- American Graffiti (1973), which isn’t a literary adaptation but was probably the first film that wove together pop songs with the leisurely yearning of high school kids into something that feels literary. Who knew George Lucas could write dialogue like this? An amazing document about one night in the early 60s that Roger Ebert calls “not only a great movie but a brilliant work of historical fiction; no sociological treatise could duplicate the movie’s success in remembering exactly how it was to be alive at that cultural instant.”
- Cold Comfort Farm (1995), which functions for me as true comfort on a regular basis. This supremely silly film, based on the Stella Gibbons novel and directed by John Schlesinger, tells of a young society girl (Kate Beckinsale) in the 1920s who arrives at her cousins’ miserably awful farm and sets to work tidying things up. I can’t even speak about the total wonderfulness of how she solves the problem of her oversexed cousin Seth (Rufus Sewell); suffice it to say that this film only gets better on frequent re-viewings. (Right, Nan F.?)
- Days of Heaven (1973), the lyrical film by Terrence Malick about migrant farm workers in the 1910s and narrated by the froggy-voiced, New York-accented, cynical and tiny teenager Linda Manz. Beautiful and elegant, and one of my favorite films ever — and a lesson about how a simple, familiar, even clichéd story can be enough to shape a film and still permit viewers to be surprised. (The scene with the locusts rests right up there as a great horror scene in film history, if you ask me.)
- Deadwood (2004-06), the great HBO series about Deadwood, South Dakota in its very earliest days of existence — a place with no law, only raw power. Fantastic: and David Milch’s Shakespearean dialogue somehow renders that world ever more weird and awful. Excessively dude-heavy, yes; but hey, by all accounts that was accurate for the American West in the 1860s. And let’s not forget about Trixie.
- The Forsyte Saga (2002-03), the Granada/ITV series based on the John Galsworthy novel which I wrote about with love here. Those turn-of-the-century clothes! The miseries of marriage! The lustful glances while in the ballroom! The many, many episodes!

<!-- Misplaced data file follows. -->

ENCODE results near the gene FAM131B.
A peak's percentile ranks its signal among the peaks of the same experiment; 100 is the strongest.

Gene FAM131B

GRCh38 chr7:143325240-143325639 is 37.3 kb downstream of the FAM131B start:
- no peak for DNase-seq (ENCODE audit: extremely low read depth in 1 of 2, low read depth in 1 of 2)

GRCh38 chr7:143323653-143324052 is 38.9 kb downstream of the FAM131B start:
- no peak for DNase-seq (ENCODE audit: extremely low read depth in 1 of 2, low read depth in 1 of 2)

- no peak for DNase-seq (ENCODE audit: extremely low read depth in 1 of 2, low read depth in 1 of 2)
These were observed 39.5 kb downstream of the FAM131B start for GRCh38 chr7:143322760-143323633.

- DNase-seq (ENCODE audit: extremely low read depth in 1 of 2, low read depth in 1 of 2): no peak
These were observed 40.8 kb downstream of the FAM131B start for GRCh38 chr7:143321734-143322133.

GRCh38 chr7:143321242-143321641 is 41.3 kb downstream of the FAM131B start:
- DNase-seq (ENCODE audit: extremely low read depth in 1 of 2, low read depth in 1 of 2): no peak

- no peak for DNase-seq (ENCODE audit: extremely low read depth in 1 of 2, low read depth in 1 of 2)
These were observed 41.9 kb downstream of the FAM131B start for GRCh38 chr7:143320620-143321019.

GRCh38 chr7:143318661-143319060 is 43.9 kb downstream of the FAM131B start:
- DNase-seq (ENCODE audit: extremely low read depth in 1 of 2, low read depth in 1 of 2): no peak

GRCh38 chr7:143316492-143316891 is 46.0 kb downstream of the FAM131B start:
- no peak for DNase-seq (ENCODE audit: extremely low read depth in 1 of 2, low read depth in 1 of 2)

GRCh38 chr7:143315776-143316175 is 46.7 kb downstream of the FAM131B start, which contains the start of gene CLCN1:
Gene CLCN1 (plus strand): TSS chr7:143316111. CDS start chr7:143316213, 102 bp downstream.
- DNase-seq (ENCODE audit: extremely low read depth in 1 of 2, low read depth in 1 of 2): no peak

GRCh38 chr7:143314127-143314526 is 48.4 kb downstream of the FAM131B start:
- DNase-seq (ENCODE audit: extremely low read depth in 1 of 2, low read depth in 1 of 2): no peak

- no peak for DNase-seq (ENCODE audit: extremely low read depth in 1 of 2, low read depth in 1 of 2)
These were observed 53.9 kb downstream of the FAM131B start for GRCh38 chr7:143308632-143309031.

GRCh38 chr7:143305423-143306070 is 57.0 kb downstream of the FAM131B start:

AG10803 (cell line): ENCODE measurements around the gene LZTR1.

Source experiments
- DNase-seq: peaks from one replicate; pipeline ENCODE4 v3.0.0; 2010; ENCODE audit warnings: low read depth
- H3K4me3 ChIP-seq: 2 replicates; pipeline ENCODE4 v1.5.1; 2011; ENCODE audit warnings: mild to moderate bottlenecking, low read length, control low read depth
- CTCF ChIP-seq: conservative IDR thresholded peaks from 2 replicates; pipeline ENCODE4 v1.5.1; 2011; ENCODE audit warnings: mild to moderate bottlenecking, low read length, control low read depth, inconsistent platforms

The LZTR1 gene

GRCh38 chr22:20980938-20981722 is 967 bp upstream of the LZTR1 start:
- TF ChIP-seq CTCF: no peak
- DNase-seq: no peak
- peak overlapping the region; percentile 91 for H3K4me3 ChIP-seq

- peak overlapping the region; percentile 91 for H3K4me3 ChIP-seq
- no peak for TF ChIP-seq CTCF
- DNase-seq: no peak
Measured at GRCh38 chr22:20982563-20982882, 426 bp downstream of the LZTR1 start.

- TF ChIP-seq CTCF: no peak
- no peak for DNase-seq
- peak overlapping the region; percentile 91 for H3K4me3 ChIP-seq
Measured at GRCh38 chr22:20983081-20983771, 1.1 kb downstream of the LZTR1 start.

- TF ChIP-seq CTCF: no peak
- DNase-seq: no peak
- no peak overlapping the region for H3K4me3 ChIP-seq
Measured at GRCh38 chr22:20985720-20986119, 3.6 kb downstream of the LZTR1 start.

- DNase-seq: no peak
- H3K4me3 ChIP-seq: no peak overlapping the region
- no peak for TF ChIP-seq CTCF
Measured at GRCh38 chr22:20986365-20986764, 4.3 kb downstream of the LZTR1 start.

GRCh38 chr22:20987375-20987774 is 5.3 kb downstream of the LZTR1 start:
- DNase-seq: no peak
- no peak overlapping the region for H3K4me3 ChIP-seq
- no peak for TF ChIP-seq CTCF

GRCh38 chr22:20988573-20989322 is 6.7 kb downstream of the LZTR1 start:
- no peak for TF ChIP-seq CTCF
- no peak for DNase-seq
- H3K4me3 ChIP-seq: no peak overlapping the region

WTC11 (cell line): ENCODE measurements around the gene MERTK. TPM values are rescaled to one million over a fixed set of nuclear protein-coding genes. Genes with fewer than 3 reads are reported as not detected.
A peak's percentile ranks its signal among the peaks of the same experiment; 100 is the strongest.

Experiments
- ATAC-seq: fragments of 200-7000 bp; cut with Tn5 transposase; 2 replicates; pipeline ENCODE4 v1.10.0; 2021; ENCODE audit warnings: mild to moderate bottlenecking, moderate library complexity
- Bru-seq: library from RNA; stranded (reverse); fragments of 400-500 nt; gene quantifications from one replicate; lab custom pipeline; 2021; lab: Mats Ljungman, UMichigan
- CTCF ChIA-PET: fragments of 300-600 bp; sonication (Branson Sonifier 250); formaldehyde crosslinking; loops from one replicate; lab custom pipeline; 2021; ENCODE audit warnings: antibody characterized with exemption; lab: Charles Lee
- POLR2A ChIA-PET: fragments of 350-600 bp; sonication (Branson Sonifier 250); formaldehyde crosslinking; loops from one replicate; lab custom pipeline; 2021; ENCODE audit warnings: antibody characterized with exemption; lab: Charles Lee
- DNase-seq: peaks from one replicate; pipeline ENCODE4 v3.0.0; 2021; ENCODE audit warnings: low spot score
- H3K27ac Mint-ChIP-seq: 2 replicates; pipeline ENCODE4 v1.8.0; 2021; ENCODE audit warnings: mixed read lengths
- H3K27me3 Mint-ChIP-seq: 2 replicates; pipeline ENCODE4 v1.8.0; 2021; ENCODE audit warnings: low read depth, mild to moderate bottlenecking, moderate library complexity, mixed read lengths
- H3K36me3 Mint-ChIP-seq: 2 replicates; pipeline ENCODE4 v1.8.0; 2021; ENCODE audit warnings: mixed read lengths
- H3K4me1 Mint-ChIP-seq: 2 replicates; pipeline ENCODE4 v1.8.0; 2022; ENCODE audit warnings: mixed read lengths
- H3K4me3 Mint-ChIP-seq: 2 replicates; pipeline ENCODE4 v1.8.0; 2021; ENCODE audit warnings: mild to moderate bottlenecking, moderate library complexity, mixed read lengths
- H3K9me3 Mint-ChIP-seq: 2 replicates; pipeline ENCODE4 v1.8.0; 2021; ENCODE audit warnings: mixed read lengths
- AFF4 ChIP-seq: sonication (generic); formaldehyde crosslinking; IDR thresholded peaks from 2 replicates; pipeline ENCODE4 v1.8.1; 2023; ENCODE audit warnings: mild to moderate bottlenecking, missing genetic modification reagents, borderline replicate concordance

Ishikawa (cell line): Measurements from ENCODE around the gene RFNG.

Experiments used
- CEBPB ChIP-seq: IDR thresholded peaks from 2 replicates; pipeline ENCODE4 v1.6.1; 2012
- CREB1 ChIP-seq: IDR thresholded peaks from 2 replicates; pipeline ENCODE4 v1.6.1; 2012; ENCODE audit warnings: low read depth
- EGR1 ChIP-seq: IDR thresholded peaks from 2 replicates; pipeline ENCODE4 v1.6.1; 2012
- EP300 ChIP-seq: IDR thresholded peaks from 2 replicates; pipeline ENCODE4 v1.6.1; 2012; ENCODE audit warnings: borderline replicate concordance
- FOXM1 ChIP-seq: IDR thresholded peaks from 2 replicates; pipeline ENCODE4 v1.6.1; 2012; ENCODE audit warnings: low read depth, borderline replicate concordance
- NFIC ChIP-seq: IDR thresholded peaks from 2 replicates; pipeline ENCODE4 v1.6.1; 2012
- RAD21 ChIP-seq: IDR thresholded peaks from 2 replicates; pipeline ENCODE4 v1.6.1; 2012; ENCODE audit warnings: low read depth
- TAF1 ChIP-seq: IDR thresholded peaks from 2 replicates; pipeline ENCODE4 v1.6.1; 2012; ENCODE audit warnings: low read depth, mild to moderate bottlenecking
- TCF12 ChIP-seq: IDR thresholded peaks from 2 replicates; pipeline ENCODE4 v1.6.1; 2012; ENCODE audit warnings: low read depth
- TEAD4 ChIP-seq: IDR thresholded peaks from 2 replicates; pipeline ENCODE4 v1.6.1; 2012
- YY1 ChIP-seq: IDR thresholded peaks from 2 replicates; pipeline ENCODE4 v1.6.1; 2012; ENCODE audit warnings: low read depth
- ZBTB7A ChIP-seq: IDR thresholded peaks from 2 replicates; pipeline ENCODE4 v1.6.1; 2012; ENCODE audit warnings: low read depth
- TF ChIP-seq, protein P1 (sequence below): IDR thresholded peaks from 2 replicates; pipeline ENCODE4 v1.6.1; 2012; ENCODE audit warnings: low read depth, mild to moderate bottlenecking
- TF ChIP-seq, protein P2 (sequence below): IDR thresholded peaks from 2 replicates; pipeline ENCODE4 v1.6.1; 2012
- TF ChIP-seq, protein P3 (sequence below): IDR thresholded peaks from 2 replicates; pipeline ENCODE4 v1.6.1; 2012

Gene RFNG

- The Godfather Parts I and II (1972, 1974). I still think Al Pacino’s work in these films is just extraordinary, considering what a newbie he was to film acting; and the street scenes with Robert De Niro from turn-of-the-century New York in Part II! spectacular! Directed by Francis Ford Coppola and based on the Mario Puzo novel, of course, with political intrigues and family in-fighting that matches anything the 19th-century novel could possibly produce.
- Jane Eyre (2011), again, a film I’ve raved about numerous times. I’ve got piles of reasons to believe this is the best version ever, so don’t even try to fight it. ‘Nuff said.
- L.A. Confidential (1997), a film by Curtis Hanson I’ve only given glancing attention to considering how much I love it. At some point I’ve got to fix this. It won’t pass the Bechdel Test, but by all accounts the sprawling James Ellroy novel about postwar Los Angeles was far more offending in that regard; and despite all that, Kim Basinger’s terrific role as the elusive Veronica Lake lookalike is always the first person I think of when looking back on it. She lashes into Edmund Exley (Guy Pearce) mercilessly, and he wants her all the more. Of course.
- Little Dorrit (2008), which saved me from one of the worst semesters of my life — shortly to be followed by two more terrible semesters. This was a magic tonic at just the right time. Charles Dickens at his twisting, turning best; and screenwriter Andrew Davies doing what he does best in taking a long novel and transforming it for a joint BBC/PBS production. Oodles of episodes, all of which are awesome.
- Lust, Caution (2007), which I only saw this month. I’m not sure I’ve ever seen such a sensual, dangerous, beautifully-acted period film. And that Tang Wei! I’m still marveling over her performance. Ang Lee directed this WWII resistance thriller, based on a novel by Eileen Chang.
- Mad Men (2007-present). It’s been a while since Season 4, which I loved; they tell me the long-awaited fifth season is coming back to AMC this March. Oh Peggy, oh Joan, oh Betty, and little Sally Draper…whither goes the women in Season 5? I’m not sure there’s a modern director amongst us who cares so much for both the historical minutiae (a woman’s watch, the design of a clock on the wall) and the feeling of the early- to mid-60s as Matthew Weiner.